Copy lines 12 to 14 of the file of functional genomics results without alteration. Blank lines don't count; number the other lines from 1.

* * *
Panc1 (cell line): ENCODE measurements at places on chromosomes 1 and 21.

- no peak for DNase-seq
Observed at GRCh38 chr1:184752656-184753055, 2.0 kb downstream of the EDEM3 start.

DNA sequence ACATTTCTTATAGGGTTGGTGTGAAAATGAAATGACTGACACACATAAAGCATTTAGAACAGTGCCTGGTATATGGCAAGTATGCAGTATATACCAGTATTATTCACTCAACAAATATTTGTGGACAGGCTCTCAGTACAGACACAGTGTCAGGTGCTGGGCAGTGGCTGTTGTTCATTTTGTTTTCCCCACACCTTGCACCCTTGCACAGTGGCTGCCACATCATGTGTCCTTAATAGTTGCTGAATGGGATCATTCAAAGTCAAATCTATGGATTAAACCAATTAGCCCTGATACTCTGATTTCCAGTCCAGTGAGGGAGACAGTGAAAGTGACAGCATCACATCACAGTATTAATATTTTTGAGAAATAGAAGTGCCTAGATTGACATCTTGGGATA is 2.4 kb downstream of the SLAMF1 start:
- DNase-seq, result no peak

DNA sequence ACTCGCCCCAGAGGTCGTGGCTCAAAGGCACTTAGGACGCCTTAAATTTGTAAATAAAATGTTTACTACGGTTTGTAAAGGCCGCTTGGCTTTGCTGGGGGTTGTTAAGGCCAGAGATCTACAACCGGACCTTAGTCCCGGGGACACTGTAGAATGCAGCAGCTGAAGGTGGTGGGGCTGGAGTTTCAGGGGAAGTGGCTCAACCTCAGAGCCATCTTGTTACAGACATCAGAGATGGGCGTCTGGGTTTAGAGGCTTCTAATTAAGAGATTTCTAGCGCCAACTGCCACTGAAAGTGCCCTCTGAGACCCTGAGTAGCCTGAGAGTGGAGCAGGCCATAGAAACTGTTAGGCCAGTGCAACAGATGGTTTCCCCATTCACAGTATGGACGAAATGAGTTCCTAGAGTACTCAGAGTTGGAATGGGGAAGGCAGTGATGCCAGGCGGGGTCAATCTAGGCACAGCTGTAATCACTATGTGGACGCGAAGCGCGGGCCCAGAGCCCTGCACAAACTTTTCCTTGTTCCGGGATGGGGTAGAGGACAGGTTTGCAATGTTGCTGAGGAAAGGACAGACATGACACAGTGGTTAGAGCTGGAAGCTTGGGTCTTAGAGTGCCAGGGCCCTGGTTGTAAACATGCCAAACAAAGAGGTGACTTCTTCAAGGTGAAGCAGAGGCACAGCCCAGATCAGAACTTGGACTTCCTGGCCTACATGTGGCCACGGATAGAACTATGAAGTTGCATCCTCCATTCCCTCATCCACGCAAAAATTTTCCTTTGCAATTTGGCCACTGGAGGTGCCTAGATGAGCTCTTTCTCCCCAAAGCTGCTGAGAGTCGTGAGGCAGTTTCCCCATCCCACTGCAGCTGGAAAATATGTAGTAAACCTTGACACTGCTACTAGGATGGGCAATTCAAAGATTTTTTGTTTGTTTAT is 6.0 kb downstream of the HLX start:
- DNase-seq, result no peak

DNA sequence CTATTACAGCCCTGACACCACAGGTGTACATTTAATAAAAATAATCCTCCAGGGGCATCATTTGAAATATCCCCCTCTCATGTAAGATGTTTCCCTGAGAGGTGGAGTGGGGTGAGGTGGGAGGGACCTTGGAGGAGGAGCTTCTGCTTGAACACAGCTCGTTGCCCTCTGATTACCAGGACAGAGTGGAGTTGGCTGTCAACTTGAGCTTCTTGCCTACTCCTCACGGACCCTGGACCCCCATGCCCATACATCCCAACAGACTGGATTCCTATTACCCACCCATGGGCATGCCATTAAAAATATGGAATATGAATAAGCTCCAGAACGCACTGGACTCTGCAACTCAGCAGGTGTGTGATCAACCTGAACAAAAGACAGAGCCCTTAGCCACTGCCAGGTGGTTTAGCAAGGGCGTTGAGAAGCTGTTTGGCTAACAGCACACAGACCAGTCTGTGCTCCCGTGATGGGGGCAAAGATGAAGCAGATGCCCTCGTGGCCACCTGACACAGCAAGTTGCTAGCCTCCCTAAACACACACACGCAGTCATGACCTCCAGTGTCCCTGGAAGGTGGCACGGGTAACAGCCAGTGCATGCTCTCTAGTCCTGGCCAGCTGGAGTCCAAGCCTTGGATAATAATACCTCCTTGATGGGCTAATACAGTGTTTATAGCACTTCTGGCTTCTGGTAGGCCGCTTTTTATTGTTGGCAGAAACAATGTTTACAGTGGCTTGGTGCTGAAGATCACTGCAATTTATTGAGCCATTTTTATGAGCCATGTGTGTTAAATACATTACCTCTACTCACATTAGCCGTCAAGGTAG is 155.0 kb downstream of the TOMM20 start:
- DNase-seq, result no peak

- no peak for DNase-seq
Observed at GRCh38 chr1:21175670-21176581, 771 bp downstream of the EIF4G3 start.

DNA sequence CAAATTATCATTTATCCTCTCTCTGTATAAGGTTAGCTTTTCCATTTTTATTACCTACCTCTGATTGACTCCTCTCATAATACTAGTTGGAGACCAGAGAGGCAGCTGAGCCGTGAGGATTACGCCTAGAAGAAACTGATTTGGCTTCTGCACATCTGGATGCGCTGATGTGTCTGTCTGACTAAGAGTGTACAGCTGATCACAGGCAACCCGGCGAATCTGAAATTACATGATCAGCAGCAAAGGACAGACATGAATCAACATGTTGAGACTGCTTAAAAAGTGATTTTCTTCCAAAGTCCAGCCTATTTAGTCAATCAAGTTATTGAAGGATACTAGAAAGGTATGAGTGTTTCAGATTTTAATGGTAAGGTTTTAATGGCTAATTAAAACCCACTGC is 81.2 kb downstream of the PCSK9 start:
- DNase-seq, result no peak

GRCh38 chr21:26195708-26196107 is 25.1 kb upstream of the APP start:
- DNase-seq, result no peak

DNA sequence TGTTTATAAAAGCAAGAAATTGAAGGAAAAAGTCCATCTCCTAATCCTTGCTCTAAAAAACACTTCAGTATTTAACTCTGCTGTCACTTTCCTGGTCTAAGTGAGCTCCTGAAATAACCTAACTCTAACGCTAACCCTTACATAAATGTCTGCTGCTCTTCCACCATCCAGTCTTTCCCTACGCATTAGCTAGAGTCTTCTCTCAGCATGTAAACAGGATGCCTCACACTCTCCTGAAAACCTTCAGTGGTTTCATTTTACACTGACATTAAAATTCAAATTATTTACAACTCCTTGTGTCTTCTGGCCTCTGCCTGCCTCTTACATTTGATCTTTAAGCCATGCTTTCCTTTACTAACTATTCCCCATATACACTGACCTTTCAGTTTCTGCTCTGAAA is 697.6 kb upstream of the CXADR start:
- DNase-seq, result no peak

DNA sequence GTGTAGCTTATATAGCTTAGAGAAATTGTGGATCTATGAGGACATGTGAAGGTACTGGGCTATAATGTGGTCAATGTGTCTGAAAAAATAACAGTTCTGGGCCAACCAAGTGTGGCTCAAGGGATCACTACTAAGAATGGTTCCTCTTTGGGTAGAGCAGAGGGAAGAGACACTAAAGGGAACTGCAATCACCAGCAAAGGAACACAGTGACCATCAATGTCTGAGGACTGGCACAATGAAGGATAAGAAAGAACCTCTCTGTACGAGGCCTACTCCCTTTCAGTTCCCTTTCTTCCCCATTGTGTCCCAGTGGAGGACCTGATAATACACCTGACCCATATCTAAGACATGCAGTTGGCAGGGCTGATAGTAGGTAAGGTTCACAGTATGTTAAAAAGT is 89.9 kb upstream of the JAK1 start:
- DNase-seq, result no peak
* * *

DNA sequence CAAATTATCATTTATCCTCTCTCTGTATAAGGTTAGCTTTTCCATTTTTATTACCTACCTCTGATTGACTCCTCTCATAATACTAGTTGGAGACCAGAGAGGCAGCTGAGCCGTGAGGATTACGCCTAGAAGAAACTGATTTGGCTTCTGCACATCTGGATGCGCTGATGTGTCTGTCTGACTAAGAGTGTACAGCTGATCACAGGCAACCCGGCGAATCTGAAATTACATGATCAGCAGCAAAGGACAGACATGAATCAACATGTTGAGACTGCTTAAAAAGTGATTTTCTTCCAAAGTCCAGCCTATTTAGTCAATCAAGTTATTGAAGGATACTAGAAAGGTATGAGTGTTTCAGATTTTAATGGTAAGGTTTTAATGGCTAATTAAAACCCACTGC is 81.2 kb downstream of the PCSK9 start:
- DNase-seq, result no peak

GRCh38 chr21:26195708-26196107 is 25.1 kb upstream of the APP start: